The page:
“He drinks oil from a can and eats dirt. He’s Barney, the purple dinosaur’s,
older, meaner cousin, Yongary!”
This is Korea’s foray into the Kaiju Monster film arena. A rocket launch awakens Yongary underground. Scientists track seismic activity until they discover it’s caused by an ancient beast moving underground. Yongary rises from the earth and destroys the city. After a lot of destruction, he needs a drink and finds a full tank of oil. He drinks it and blows flames. Then he drinks some ammonia and it doesn’t agree with him. He gets a tummy ache, dances around and gets angry. He breaks out in a rash and it makes him very irritable. When the scientists discover Yong is allergic to ammonia (it takes a young boy to figure it out), they make some ammonia bombs. They drop some bombs, Yong gets upset and destroys the bridge. Finally, he kicks the bucket.
A low budget makes for less detail in the special FX all around, which in turn makes them not-so-special FX. The Yongary costume has some basic flaws that sometimes makes him look like a guy in a costume at a children’s birthday party. The buildings look like toys in the close-ups because of lack of detail. The plot is simplistic and there’s not much of a human story to it other than the humans fight against Yongary. All this less attention to detail adds up to a film that is more silly than threatening. But it’s not a total loss, there’s some fun Kaiju destruction scenes and Yongary does breathe fire. Good times!
There was a remake of Yongary called Reptilian (2000) but it was a cheap CGI, badly written script, disaster that isn’t even fun to watch in a MST2K way. Stick with the original for some campy Kaiju fun.
So, I had the idea to recreate the cover of my favorite movie monster magazine from my youth with model kits. Famous Monsters #114came out in 1975 and was the definitive authority on Toho Kaiju films at the time. I wanted to create a 3-D rendition of the fantastic cover art by Ken Kelly.
I started with the Aurora Godzilla kit (Polar Lights re-issue) and did many modifications, most notably, re-sculpting the head and hands.
I took a good look at the Aurora Rodan kit and knew it wasn’t going to suit the diorama in regards to the wing positions. I instead used the Polar Light’s Pteranodon. I extended the wings downward and completely removed the head, sculpting my own Rodan head and neck based on the design of the cover art.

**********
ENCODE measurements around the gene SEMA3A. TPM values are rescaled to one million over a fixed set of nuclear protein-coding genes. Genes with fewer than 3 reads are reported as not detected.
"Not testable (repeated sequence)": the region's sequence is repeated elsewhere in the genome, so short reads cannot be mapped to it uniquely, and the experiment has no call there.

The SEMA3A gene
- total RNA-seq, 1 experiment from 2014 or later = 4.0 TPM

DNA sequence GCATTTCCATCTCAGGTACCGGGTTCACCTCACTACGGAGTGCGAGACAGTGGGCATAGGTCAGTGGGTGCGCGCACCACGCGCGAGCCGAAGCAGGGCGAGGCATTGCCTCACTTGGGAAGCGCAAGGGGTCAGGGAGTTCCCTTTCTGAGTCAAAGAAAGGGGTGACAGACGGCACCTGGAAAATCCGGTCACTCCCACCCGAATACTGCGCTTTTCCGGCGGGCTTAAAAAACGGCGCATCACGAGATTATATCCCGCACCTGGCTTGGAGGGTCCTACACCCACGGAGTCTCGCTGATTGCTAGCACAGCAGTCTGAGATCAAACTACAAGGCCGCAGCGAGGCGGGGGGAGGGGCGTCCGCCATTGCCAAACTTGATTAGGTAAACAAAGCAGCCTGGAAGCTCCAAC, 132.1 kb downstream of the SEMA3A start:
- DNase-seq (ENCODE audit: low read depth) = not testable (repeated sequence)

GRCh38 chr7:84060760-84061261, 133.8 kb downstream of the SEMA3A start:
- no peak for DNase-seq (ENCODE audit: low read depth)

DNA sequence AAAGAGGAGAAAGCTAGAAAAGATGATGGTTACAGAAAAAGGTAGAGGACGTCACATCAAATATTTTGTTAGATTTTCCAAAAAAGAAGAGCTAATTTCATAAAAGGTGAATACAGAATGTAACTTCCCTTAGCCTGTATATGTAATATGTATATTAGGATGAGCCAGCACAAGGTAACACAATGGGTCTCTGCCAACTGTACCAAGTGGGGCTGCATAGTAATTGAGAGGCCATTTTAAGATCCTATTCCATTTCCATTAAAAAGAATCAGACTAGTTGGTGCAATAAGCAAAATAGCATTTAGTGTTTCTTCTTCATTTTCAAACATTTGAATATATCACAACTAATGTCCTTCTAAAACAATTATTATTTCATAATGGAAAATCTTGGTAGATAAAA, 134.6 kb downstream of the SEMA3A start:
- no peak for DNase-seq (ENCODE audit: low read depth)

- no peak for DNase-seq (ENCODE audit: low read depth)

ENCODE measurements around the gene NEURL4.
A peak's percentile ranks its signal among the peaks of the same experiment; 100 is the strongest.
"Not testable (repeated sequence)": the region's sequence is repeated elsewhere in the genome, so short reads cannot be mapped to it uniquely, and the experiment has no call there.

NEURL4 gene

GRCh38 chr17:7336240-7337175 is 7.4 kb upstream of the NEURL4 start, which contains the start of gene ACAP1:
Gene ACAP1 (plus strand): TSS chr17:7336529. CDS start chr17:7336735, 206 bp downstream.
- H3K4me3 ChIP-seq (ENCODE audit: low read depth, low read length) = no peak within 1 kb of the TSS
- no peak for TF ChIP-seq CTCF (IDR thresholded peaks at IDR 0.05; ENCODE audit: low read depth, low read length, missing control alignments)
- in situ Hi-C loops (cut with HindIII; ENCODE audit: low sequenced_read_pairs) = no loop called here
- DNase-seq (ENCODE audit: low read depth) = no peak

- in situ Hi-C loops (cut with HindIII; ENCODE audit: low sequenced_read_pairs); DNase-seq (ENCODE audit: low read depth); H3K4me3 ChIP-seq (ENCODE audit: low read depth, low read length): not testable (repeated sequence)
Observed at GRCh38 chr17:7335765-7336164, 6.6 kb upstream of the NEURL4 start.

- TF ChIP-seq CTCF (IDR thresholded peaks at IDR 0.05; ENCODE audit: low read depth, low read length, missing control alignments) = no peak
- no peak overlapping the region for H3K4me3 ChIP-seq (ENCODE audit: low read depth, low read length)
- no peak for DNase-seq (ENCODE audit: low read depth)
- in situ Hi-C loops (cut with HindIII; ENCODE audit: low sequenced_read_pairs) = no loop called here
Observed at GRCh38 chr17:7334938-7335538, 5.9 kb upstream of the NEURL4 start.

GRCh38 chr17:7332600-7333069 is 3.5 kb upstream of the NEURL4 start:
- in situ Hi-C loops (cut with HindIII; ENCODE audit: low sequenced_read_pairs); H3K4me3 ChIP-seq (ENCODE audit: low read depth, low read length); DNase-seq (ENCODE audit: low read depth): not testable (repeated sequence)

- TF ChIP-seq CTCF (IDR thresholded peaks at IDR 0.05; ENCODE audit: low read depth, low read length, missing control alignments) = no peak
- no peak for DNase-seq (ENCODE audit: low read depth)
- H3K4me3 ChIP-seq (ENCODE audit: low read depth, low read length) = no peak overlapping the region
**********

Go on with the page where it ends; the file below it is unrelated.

I molded and sculpted each building separately, closely matching the layout of the cover art. I also sculpted flames to recreate the fire.
I never painted a kit totally based on lighting (as how the cover art was created) so this was a challenge for me to ignore the actual color of the monsters and use the chromatic tawny yellow coloring of the artwork instead.
It took me about 5 months to build and paint this and although it’s not an exact match, I’m pleased with the final result.
Art by Mort Künstler – Mort began his art career as an illustrator for pulp paperbacks, posters, and men’s magazines. He did some early work for Aurora model kits boxes for their historical kit series, most notably, Raising the Flag a Iwo Jima kit. He did movie posters in the 1970’s for The Poseidon Adventure and The Taking of Pelham 123. He used an alias, ‘Mutz’ to do illustrations for the back of Mad magazine. Later he turned his art talents to American Civil War subject matter and is highly regarded in the field. His painting, ‘The High Water Mark’ was accepted into The Gettysburg National Museum in 1988.
Rowena Morrill is a sci-fi, fantasy, and horror artist whose illustrations graced the covers of paperbacks from the 1970’s till today. She was discovered by Ace Books, NY and created stunning book cover art for Lovecraft collections, illustrations for magazines; Heavy Metal, Omniand Playboy. She has several art books featuring her collected works including, The Fantastic Art of Rowena and Imagine. She continued illustrating sci-fi and fantasy for popular anthologies such as, Tomorrow and Beyond and Infinite Worlds. She received the British Fantasy Award in 1984 and after the fall of Saddam Hussein her original paintings, King Dragon and Shadows Out of Hell were found adorning the walls of his home. Here’s a look at some of her well-known work. Her use of vibrant color and glossy overtones makes her work stand out and instantly recognizable to her fans and fantasy art connoisseurs.